Myth 4: You need a big editorial staff to do great journalism online.

This myth is a favorite of old-media managers who are trying to define away their competition. The market is evolving. Let’s deal with it, instead of trying to pretend that change isn’t happening. Devotion to large staffs explains why so many publications find themselves believing Myth 1, too. Their problem is using old-media models to compete in a new-media space. (Across-the-board cutting isn’t the solution, by the way. Reinvention is.) One-person websites can do great work. They’ve even won Online Journalism Awards in the past.

Myth 5: Paywalls are the best (or only) way to paid content online.

Paywalls work when you offer (a) highly-specialized, unique content of tangible value to people (see Wall Street Journal or Cooks’ Illustrated), or (b) offer enough free passageways through the paywall that the pay scheme becomes a voluntary contribution system (see The New York Times).

Despite how great you think your content to be, if you’re reporting daily news, your site probably doesn’t fall under (a). And if you are not a beloved national brand, you probably won’t make much money from (b), either. If you really want to sell content directly to the reader, do as I’ve been urging for the past two months and look into eBooks, an established market where consumers have shown that they’re willing to pay for content at higher price points than many paywall schemes have offered.

Have fun at the conference. Go ahead and poke the trolls. And, as with any conference, don’t forget to give yourself a daily goal of meeting at least five new people, then talking with each one for at least a couple of minutes. You’ll learn more from those interactions than from listening to any of these old myths.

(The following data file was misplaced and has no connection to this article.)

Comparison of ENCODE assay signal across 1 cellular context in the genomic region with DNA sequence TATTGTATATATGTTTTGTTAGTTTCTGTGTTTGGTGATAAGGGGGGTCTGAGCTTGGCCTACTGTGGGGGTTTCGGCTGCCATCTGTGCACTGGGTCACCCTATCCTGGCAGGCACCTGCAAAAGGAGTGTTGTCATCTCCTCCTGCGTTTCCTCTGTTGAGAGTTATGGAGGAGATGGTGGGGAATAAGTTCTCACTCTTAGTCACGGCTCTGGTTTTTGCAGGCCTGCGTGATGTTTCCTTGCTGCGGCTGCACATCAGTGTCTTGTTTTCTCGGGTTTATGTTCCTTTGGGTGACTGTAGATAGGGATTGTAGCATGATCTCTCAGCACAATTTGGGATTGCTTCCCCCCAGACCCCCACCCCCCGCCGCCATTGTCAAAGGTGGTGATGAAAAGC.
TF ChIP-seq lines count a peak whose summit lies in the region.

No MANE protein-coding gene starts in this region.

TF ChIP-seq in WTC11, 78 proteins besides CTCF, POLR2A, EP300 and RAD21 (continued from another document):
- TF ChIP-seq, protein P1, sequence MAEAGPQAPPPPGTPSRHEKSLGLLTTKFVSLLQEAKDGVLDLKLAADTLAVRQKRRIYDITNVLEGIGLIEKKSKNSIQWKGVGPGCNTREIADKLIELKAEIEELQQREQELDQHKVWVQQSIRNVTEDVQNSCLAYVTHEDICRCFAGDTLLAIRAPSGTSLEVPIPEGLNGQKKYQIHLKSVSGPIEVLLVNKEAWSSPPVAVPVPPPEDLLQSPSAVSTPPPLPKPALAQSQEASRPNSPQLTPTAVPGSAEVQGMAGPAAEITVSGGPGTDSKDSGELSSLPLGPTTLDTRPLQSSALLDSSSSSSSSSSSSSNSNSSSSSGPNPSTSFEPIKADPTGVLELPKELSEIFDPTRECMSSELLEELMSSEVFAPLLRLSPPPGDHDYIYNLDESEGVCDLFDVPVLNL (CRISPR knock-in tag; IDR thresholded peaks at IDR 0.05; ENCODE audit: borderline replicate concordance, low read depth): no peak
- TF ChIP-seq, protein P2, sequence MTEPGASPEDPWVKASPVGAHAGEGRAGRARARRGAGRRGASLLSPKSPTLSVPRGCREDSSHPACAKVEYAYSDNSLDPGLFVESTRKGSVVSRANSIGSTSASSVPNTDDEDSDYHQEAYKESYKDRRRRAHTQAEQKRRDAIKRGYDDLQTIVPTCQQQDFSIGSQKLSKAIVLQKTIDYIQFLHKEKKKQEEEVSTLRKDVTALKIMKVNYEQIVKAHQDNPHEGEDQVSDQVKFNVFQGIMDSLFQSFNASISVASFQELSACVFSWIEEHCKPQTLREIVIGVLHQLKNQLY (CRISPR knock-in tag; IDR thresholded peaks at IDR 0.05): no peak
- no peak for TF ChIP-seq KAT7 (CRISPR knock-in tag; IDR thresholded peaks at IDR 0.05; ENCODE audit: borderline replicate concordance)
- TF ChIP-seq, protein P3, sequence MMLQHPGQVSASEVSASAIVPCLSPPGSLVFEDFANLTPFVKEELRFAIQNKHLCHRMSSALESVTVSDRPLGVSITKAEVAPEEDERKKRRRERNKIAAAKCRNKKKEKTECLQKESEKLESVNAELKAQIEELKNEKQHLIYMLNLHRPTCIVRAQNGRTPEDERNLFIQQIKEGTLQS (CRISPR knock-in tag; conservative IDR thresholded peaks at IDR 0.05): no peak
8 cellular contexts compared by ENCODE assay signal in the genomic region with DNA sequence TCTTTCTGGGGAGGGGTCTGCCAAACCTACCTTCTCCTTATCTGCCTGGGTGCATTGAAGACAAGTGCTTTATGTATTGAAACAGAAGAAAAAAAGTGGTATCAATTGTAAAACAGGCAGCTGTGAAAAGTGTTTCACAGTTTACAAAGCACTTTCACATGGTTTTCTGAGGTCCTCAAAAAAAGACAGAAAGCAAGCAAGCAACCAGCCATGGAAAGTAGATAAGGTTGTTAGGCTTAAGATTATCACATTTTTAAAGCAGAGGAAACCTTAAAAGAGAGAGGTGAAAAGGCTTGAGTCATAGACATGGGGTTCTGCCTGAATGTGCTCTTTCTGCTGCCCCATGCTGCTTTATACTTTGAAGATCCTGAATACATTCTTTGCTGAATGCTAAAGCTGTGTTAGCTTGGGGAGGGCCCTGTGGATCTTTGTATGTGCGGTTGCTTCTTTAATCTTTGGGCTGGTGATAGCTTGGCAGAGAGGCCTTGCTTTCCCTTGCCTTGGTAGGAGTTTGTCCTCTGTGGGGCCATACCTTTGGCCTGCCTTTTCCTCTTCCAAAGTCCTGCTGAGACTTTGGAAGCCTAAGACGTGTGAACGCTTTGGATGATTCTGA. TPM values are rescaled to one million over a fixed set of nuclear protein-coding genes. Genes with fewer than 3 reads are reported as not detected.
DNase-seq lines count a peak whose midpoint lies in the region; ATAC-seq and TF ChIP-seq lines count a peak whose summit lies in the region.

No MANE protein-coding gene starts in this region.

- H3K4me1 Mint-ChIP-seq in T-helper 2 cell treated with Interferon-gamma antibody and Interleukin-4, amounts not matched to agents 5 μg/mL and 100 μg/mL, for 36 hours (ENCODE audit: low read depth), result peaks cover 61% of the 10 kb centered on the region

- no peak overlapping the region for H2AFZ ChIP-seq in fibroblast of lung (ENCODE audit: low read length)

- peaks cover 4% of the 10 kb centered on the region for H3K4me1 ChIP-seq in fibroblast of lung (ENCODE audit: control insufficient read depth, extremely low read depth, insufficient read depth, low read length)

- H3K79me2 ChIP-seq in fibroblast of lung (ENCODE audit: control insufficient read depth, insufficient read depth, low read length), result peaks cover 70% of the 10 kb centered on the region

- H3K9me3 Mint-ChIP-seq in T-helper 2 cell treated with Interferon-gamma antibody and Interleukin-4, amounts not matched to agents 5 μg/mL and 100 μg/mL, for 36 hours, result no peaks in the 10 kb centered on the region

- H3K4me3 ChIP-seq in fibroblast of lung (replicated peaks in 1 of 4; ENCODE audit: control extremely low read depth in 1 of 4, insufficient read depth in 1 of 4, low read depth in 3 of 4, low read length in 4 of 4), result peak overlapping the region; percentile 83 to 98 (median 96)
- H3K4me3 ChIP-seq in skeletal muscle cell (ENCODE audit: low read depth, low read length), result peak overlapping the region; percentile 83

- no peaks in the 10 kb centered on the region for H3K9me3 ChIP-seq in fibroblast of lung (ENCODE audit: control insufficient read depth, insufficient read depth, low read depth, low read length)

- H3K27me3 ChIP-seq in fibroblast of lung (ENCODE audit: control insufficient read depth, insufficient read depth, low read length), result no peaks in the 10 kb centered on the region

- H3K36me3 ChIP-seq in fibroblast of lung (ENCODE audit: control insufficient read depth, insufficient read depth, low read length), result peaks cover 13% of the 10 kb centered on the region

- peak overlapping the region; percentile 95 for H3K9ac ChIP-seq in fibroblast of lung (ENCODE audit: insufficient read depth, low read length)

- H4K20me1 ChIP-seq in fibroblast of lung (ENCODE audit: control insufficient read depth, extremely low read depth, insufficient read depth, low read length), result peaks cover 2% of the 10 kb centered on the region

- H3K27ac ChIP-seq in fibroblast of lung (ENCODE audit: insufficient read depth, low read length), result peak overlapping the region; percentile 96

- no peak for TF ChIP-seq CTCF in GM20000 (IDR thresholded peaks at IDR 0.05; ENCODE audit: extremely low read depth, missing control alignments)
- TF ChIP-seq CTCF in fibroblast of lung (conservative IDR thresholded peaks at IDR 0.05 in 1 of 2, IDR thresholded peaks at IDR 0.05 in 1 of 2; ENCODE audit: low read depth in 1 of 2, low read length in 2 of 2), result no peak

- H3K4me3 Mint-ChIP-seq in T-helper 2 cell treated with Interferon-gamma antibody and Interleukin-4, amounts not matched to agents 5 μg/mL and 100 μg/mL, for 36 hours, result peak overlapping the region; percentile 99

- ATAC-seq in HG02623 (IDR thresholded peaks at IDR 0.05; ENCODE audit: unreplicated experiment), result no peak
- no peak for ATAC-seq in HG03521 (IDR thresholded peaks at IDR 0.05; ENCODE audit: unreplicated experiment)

The top 10 key lessons for hyperlocal journalism startups from ONA10

If you are dreaming about your own news site, you are not alone: hyperlocal sites are popping up everywhere. At ONA10 last week in Washington, D.C., veterans of the hyperlocal scene shared they experiences, both successes and failures. Here’s the top 10 of the recurring topics during the three-day conference.

1. Successful doesn’t mean beautiful

Take a look at the award-winning The design is pretty much out-of-the-box WordPress. Instead of fancy graphics, WSB has concentrated on more important things: great content and selling ads. As a result, the site is has provided income for Tracy Record and her husband for two years. Sometimes you don’t even need a site:, a news site that claims it’s close to $100,000 revenue per year, started as an email newsletter.

2. Legal stuff isn’t rocket science

If you plan to do proper journalism on your news blog, you probably will piss someone off. Or somebody in your very informal blog network will, and you all get sued. Citizen Media Law Project offers advice how to protect yourself and what to do with nasty comments or copyright infringements, how to create a “Terms and Conditions” policy, and what to do with DMCA (for those not into the jargon yet, that’s the Digital Millennium Copyright Act) takedown notices.

3. There is no such thing as free content

Running a neighborhood website where ordinary citizens produce content sounds tempting, right? You just gently advise the amateurs and wait for the stories to come in. Wrong. Read J-Lab report New Voices: What Works and learn how much work it requires to keep the contributors active. Less than 1 in 10 of those you train will stick around to be regular contributors.

4. Follow the data

When your resources are scarce, it is good to know where to concentrate to attract readers. Web analytics, such as Google Analytics, help in this case. Founder Susan Mernit from Oakland Local said that they thought people would read normal feature-like news stories. It turned out that the really simple stories about a new coffee shop or the heavy, investigative pieces were the most read. So they stopped doing features.

5. Focus on money from day one